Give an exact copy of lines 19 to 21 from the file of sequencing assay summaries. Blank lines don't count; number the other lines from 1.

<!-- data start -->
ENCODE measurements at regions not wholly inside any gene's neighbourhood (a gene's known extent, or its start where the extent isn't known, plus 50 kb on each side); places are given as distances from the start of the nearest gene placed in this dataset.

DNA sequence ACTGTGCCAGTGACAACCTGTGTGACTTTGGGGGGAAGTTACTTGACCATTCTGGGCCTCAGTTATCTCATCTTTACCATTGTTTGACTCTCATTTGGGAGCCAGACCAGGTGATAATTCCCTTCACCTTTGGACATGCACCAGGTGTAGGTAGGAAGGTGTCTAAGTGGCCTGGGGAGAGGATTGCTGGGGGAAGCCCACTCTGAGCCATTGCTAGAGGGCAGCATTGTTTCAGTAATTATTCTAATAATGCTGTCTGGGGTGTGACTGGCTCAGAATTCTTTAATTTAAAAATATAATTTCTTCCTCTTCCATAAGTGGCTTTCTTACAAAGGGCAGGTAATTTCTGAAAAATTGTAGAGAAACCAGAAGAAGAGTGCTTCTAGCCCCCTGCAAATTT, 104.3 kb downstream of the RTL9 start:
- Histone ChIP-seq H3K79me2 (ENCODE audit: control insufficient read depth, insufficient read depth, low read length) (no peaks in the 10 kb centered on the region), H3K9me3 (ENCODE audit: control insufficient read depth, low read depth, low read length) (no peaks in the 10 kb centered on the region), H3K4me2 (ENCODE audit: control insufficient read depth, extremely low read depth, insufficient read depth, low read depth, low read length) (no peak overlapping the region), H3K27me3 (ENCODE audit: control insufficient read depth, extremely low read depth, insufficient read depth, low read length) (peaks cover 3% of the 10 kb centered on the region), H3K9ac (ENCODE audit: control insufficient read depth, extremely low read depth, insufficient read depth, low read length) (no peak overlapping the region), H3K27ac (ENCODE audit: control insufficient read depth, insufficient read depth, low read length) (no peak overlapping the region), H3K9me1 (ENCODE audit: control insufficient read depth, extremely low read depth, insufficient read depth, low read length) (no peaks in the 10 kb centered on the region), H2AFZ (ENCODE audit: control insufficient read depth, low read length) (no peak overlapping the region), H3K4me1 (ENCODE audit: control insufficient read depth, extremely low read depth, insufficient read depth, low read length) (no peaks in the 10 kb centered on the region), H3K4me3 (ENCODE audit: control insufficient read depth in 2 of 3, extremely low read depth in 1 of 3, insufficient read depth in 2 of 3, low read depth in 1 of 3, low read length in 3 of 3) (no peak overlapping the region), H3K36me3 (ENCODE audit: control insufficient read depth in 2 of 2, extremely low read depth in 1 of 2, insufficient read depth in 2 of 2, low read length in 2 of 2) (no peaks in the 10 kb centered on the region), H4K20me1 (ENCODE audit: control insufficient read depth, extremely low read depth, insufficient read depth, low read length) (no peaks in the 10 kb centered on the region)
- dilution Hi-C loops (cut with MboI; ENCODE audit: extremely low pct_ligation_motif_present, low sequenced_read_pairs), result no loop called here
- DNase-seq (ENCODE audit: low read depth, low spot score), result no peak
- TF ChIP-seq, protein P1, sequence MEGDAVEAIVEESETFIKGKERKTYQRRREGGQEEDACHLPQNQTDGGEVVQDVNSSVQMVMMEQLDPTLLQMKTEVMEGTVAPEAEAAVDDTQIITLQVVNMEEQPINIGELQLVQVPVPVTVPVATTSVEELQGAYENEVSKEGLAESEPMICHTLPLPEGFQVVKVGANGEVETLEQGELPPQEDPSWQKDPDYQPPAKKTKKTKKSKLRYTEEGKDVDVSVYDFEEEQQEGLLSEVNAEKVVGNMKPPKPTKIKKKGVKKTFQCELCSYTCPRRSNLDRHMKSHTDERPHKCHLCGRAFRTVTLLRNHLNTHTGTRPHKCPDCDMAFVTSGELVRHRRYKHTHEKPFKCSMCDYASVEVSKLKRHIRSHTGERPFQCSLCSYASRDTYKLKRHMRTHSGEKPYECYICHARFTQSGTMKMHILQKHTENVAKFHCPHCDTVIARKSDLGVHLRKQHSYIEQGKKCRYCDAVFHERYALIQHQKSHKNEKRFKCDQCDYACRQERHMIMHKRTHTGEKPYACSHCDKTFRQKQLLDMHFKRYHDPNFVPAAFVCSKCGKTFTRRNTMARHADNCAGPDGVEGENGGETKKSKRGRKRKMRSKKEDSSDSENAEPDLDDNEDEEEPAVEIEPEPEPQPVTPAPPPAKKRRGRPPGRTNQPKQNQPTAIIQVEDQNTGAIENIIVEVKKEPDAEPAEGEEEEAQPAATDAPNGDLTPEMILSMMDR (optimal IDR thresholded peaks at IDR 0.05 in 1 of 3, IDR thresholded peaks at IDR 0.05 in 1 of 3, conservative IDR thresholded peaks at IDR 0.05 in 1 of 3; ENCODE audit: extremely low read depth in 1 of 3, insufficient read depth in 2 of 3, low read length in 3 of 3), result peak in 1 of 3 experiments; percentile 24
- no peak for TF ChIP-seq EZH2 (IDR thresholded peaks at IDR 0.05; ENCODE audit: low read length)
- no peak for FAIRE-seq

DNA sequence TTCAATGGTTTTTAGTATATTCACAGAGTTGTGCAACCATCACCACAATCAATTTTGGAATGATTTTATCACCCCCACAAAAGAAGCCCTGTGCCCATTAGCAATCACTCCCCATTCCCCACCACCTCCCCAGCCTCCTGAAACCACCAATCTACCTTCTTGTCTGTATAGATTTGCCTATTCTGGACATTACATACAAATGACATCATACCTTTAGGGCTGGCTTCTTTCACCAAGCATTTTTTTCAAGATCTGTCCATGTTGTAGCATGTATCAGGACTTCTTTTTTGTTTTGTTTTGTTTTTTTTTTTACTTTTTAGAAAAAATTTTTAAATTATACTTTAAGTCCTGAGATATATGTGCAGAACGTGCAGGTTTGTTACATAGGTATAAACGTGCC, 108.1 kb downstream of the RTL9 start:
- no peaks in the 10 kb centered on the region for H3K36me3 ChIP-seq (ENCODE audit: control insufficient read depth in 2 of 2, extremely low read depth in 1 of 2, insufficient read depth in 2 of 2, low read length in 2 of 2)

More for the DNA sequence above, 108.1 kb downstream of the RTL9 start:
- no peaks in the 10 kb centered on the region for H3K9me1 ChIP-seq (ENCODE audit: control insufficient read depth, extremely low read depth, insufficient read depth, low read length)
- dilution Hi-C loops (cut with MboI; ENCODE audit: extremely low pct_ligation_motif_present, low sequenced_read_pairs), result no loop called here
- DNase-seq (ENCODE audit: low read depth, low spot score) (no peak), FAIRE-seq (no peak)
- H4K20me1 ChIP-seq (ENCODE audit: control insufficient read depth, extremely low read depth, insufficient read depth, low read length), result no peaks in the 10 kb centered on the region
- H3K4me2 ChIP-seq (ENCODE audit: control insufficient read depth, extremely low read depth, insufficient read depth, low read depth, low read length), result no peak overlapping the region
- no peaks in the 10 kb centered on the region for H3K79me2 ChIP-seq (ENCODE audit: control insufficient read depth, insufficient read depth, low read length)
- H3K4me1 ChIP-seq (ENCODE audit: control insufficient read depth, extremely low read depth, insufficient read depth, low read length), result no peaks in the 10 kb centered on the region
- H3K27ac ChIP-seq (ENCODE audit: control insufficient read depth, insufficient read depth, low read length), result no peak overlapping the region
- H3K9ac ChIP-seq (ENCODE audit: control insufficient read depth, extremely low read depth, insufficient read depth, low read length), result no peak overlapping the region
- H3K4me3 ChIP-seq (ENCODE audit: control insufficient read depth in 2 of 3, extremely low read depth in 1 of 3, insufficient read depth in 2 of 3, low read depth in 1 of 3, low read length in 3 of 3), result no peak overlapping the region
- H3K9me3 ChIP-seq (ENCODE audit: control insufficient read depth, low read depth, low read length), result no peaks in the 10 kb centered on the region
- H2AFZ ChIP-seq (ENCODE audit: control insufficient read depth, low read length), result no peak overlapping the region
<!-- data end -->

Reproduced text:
- H3K27ac ChIP-seq (ENCODE audit: control insufficient read depth, insufficient read depth, low read length), result no peak overlapping the region
- H3K9ac ChIP-seq (ENCODE audit: control insufficient read depth, extremely low read depth, insufficient read depth, low read length), result no peak overlapping the region
- H3K4me3 ChIP-seq (ENCODE audit: control insufficient read depth in 2 of 3, extremely low read depth in 1 of 3, insufficient read depth in 2 of 3, low read depth in 1 of 3, low read length in 3 of 3), result no peak overlapping the region